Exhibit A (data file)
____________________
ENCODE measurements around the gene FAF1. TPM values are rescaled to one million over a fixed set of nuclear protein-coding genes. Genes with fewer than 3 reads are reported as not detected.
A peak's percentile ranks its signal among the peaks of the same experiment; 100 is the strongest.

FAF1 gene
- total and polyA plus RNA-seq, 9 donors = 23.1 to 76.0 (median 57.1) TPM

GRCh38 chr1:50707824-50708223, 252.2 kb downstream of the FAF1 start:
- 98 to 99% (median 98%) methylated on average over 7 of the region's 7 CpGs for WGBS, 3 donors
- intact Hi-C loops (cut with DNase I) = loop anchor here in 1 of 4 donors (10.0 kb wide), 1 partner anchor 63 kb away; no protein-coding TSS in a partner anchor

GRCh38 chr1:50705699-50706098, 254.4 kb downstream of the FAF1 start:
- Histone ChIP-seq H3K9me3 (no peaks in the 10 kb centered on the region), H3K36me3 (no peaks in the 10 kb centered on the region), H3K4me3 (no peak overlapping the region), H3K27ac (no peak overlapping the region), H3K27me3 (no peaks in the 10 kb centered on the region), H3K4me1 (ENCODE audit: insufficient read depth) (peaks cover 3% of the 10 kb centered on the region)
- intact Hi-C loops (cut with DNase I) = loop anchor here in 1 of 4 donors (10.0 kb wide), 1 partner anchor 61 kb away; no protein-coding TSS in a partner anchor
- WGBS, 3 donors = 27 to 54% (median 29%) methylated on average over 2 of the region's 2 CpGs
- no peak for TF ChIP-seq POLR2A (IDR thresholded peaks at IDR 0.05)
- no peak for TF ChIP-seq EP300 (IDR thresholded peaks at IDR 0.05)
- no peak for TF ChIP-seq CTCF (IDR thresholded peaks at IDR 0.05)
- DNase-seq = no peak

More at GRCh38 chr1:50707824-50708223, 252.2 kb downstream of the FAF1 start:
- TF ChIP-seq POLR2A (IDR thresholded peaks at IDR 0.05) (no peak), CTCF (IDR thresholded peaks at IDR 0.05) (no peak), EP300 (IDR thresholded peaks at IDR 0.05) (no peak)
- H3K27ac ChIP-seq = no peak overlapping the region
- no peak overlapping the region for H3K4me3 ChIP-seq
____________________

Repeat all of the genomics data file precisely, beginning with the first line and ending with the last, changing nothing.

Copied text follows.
ENCODE measurements around the gene FAF1. TPM values are rescaled to one million over a fixed set of nuclear protein-coding genes. Genes with fewer than 3 reads are reported as not detected.
A peak's percentile ranks its signal among the peaks of the same experiment; 100 is the strongest.

FAF1 gene
- total and polyA plus RNA-seq, 9 donors = 23.1 to 76.0 (median 57.1) TPM

GRCh38 chr1:50707824-50708223, 252.2 kb downstream of the FAF1 start:
- 98 to 99% (median 98%) methylated on average over 7 of the region's 7 CpGs for WGBS, 3 donors
- intact Hi-C loops (cut with DNase I) = loop anchor here in 1 of 4 donors (10.0 kb wide), 1 partner anchor 63 kb away; no protein-coding TSS in a partner anchor

GRCh38 chr1:50705699-50706098, 254.4 kb downstream of the FAF1 start:
- Histone ChIP-seq H3K9me3 (no peaks in the 10 kb centered on the region), H3K36me3 (no peaks in the 10 kb centered on the region), H3K4me3 (no peak overlapping the region), H3K27ac (no peak overlapping the region), H3K27me3 (no peaks in the 10 kb centered on the region), H3K4me1 (ENCODE audit: insufficient read depth) (peaks cover 3% of the 10 kb centered on the region)
- intact Hi-C loops (cut with DNase I) = loop anchor here in 1 of 4 donors (10.0 kb wide), 1 partner anchor 61 kb away; no protein-coding TSS in a partner anchor
- WGBS, 3 donors = 27 to 54% (median 29%) methylated on average over 2 of the region's 2 CpGs
- no peak for TF ChIP-seq POLR2A (IDR thresholded peaks at IDR 0.05)
- no peak for TF ChIP-seq EP300 (IDR thresholded peaks at IDR 0.05)
- no peak for TF ChIP-seq CTCF (IDR thresholded peaks at IDR 0.05)
- DNase-seq = no peak

More at GRCh38 chr1:50707824-50708223, 252.2 kb downstream of the FAF1 start:
- TF ChIP-seq POLR2A (IDR thresholded peaks at IDR 0.05) (no peak), CTCF (IDR thresholded peaks at IDR 0.05) (no peak), EP300 (IDR thresholded peaks at IDR 0.05) (no peak)
- H3K27ac ChIP-seq = no peak overlapping the region
- no peak overlapping the region for H3K4me3 ChIP-seq